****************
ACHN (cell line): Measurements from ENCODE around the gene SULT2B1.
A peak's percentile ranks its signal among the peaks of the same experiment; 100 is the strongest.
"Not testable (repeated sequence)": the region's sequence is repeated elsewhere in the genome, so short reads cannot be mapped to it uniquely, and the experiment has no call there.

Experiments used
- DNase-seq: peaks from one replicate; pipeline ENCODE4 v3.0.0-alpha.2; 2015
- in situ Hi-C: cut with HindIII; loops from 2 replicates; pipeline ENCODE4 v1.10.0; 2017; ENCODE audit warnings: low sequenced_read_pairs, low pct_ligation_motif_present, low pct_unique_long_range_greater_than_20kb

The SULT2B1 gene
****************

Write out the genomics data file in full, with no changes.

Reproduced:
ACHN (cell line): Measurements from ENCODE around the gene SULT2B1.
A peak's percentile ranks its signal among the peaks of the same experiment; 100 is the strongest.
"Not testable (repeated sequence)": the region's sequence is repeated elsewhere in the genome, so short reads cannot be mapped to it uniquely, and the experiment has no call there.

Experiments used
- DNase-seq: peaks from one replicate; pipeline ENCODE4 v3.0.0-alpha.2; 2015
- in situ Hi-C: cut with HindIII; loops from 2 replicates; pipeline ENCODE4 v1.10.0; 2017; ENCODE audit warnings: low sequenced_read_pairs, low pct_ligation_motif_present, low pct_unique_long_range_greater_than_20kb

The SULT2B1 gene